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Why was that major colonoscopy study so badly misinterpreted?

Medical Pharmaceutical Translations • Oct 17, 2022 12:00:00 AM

Updated: Oct 28, 2022

Last week, news headlines screamed out a glaring accusation: A study published in the New England Journal of Medicine that examined a group of people who got colonoscopies and a group that didn’t, seemed to suggest that colonoscopies don’t prevent colorectal cancer. But as many journalists, medical experts, and careful readers have since pointed out, this is a totally incorrect interpretation.

With cases of colorectal cancer on the rise, patient education and research are more important than ever. So how were the results of this important study so egregiously misinterpreted?

The study’s Abstract, which can be freely accessed online, is written in easy-to-understand language. Its Conclusion clearly states: “In this randomized trial, the risk of colorectal cancer at 10 years was lower among participants who were invited to undergo screening colonoscopy than among those who were assigned to no screening.”

So, screening for colorectal cancer is an advantage. Where did the message get garbled?

You could put the blame on the press - after all, most news outlets do like to sensationalize things for views and clicks. You might also consider that colonoscopies aren’t easy or pleasant, so maybe we’re all looking for an excuse not to get one.

But the problem ultimately comes down to a lack of clear communication from the researchers themselves.

One of the findings that got readers’ attention was this: “The risk of death from colorectal cancer was 0.28% in the invited group and 0.31% in the usual-care group” - in other words, the group that was invited to get a colonoscopy and the group that did not get one had a similar risk of death from colorectal cancer.

Taken on its own, this information, as well as something that follows: “The risk of death from any cause was 11.03% in the invited group and 11.04% in the usual-care group” would indeed seem to show that, contrary to the way they’re presented as a life-saving procedure, colonoscopies don’t do much to prevent colorectal cancer deaths.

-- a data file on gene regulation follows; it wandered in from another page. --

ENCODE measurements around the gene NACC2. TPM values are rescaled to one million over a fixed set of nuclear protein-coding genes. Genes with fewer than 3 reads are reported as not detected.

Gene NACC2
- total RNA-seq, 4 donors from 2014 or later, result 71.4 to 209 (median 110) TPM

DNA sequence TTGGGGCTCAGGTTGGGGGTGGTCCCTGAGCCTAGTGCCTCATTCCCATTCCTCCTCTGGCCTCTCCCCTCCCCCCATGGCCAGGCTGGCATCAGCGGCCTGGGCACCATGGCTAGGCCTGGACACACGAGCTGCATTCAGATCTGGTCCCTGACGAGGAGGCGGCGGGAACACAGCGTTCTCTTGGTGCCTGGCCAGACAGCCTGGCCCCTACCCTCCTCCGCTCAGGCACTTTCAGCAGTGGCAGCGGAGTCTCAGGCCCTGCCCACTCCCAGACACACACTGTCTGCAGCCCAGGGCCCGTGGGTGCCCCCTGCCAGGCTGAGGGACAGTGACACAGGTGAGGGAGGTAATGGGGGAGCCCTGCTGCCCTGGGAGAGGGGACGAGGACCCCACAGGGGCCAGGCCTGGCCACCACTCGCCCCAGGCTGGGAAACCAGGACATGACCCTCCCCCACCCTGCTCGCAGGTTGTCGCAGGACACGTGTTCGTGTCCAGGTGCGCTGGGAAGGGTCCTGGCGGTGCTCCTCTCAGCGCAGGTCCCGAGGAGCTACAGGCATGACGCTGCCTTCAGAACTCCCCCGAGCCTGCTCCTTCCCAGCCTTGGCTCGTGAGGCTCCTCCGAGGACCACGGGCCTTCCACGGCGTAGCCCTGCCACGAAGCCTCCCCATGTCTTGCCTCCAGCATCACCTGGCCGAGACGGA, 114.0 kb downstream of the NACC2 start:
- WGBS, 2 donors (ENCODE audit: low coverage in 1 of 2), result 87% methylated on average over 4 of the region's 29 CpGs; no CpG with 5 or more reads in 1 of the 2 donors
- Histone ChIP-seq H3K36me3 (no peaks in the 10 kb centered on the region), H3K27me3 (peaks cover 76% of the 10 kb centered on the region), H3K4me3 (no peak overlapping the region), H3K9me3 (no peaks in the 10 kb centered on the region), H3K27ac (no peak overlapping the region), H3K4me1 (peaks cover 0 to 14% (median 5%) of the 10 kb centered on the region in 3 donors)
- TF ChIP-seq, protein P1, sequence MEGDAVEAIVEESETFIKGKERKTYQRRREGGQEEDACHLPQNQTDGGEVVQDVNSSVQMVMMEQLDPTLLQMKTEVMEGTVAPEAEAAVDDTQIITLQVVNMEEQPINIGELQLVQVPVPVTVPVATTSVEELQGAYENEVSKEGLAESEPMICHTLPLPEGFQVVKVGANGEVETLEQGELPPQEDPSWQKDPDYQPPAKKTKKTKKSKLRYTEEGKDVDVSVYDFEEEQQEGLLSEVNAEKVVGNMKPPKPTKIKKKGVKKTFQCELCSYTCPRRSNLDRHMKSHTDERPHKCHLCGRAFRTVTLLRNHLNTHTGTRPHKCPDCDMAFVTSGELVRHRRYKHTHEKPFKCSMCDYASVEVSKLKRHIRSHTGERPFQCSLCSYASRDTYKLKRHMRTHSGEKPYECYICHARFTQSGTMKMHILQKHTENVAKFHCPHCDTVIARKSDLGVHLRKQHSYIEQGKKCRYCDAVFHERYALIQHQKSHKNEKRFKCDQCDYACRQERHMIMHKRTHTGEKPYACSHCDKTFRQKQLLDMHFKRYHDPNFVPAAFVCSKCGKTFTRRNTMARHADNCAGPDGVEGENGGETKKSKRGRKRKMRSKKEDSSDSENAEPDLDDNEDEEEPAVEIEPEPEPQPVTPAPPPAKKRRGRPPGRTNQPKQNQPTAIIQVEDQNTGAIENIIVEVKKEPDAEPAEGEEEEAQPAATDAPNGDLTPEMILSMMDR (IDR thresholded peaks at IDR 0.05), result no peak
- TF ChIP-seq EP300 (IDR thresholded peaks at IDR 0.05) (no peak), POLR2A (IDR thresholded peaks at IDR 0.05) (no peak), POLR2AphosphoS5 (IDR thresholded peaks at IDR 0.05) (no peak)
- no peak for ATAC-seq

But a closer look at what the study is saying shows that the true diagnosis here is easily misinterpreted data.

Medical news site STAT called on several health experts who weren’t involved with the study to examine what went wrong in reporting the results. While several brought up fascinating nuances about screening for colorectal cancer and other issues, all agreed that, as gastroenterologist and cancer researcher Folasade May puts it:

“The study wasn’t an effectiveness of colonoscopy study but effectiveness of invitation to colonoscopy.”

There are a lot of statistics and figures in the study’s abstract, but if you read closely, you’ll see that while the study technically involved two groups -- a group that got colonoscopies and a group that didn’t -- not all of the the colonoscopy group actually got colonoscopies.

Participants in this group were invited to get colonoscopies, but only 42% of them did.

So, the study didn’t really compare a randomized group of people who got colonoscopies and a randomized group that didn’t; it compared a group who was offered colonoscopies against a group that wasn’t.

This means, as gastroenterologist Samir Gupta observes, “It doesn’t answer the question of: if you’re in front of a patient and they do colonoscopy, will that reduce their risk of dying from colon cancer?”

Reporter Angus Chen adds, “That makes this trial more of a population or public health study,” rather than a test of colonoscopies’ effectiveness.

It almost seems as though researchers started out with one goal and should have modified or changed it along the way, maybe only following the 42% who got colonoscopies instead of the entire invited group. If they had, they might have been able to better present their other findings, which indicate that colonoscopies are a very effective way of discovering and preventing colorectal cancer.

For instance, Gupta notes,“this study suggested that colonoscopy can reduce cancer risk by 30% and mortality by 50%,” a success rate he deems “excellent” by modern medical standards.

The confusion over the study’s results could have terrible repercussions. While a colonoscopy isn’t the only method of screening for colorectal cancer, numerous health experts consider the procedure “the gold standard”, and it’s highly recommended, especially for those most at risk.

Since the study’s publication, May says, “I have patients texting and calling me and saying, ‘should I come in for that colonoscopy on Thursday?’ That’s a devastating result of this publication. The reality is that every day, there are people with polyps and cancer growing because colorectal cancer is so asymptomatic and it’ll grow for years. You will never know. Hopefully we get the message through that colorectal screening saves lives.”

The misinterpretation of this study show why it’s so important to read carefully, and between the lines, whenever medical news is being shared. Unfortunately, not everyone will do this. Some may not have the time, or may be confused by medical jargon, or blocked by a paywall. Others inherently trust the press, something that shouldn’t be a fatal flaw, but, sadly in cases like this, may be.

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